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Role Language in Japanese Movies -Focusing on the movie Simotsuma Monogatari (Kamikaze Girls)-

  • 日本硏究
  • 2024, (60), pp.33-54
  • DOI : 10.20404/jscau.2024.02.60.33
  • Publisher : The Center for Japanese Studies
  • Research Area : Humanities > Japanese Language and Literature
  • Received : January 4, 2024
  • Accepted : January 24, 2024
  • Published : February 20, 2024

baek yiyun 1

1고려대학교

Accredited

ABSTRACT

This study examined main characters’ role language in the Japanese film Shimotsuma Monogatari and analyzed how it relates to their personalities and the film’s narrative. Role language refers to a set of linguistic features (vocabulary, tone, intonation) that suggest a certain persona (age, gender, profession, class, etc.) in subcultures or media (Kinsui, 2003). The study’s results are as follows. First, we identified each character’s archetypal role language. To clearly convey their persona, the Yankee uses the first person atai and the diminutive zo or ze; the Kansai dialect speaker uses akan, haru, ee, and ya; and the Onekyara uses nano. Second, in addition to the typical role language, we identified some utterances that fit each character. Yankee characters do not use proper honorifics or idioms, indicating their low education level, and Onekyara’s sarcasm reinforces his character. These utterances give the film comic energy and are important to the narrative. Third, the role language also reveals the characteristics of the space in which the characters speak. The use of the Kansai dialect in this film emphasizes a past that is distant from the present, a fictional space that differs from reality, and a space where exaggerated comic events occur. Fourth, Momoko’s standard Japanese reveals her noble, aristocratic character and highlights other characters’ backgrounds through contrast, rendering it significant that Momoko’s style shifts from standard Japanese to Yankee speech during the film’s climax.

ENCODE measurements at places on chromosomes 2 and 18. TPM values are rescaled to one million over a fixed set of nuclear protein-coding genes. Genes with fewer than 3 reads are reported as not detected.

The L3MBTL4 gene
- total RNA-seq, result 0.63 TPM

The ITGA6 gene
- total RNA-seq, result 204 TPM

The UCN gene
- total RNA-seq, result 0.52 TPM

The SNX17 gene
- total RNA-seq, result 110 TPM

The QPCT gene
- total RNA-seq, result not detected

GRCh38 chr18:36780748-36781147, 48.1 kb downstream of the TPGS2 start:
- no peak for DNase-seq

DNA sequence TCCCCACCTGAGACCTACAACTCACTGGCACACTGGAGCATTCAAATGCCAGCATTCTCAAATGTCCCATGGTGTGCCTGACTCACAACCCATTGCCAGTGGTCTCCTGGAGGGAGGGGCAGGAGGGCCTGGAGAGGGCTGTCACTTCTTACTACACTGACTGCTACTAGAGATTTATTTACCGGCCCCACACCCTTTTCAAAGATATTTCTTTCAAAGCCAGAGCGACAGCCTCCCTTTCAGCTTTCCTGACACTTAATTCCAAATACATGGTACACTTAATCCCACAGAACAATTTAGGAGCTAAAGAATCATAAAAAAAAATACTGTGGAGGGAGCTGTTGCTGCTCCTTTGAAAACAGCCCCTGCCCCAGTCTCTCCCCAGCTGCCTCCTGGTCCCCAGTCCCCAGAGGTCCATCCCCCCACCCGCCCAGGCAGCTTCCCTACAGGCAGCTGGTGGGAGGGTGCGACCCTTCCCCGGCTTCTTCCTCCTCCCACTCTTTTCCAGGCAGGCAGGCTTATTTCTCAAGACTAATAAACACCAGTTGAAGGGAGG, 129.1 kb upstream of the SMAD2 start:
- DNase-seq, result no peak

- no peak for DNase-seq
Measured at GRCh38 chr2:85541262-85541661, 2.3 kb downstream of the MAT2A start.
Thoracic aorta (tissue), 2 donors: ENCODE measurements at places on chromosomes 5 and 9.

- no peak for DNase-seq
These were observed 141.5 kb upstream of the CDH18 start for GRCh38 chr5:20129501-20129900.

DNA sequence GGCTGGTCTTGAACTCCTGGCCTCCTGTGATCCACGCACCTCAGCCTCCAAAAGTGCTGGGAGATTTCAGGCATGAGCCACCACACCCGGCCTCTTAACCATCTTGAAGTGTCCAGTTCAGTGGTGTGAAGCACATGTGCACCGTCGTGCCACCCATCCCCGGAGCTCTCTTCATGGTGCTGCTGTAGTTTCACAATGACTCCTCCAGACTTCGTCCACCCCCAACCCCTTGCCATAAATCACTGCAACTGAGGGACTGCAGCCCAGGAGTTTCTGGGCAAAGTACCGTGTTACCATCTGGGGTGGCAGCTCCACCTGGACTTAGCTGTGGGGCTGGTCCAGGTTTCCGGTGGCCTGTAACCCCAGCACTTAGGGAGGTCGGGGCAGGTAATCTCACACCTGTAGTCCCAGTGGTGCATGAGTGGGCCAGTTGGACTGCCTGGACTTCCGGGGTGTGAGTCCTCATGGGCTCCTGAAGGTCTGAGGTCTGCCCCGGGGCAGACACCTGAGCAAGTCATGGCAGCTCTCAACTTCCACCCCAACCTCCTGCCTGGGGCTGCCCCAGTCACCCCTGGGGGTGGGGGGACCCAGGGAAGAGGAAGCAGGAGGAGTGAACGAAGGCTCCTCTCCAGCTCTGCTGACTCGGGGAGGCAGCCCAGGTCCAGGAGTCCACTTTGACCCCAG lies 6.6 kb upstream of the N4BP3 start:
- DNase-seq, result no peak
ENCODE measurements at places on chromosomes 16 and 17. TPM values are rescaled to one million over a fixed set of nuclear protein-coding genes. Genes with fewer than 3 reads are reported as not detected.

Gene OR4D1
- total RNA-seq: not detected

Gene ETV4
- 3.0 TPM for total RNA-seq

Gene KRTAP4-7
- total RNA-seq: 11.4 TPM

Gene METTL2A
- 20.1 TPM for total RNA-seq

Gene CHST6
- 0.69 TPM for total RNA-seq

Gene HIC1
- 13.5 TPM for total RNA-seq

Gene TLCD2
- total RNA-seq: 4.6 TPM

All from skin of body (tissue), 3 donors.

Citation status

* References for papers published after 2022 are currently being built.

This paper was written with support from the National Research Foundation of Korea.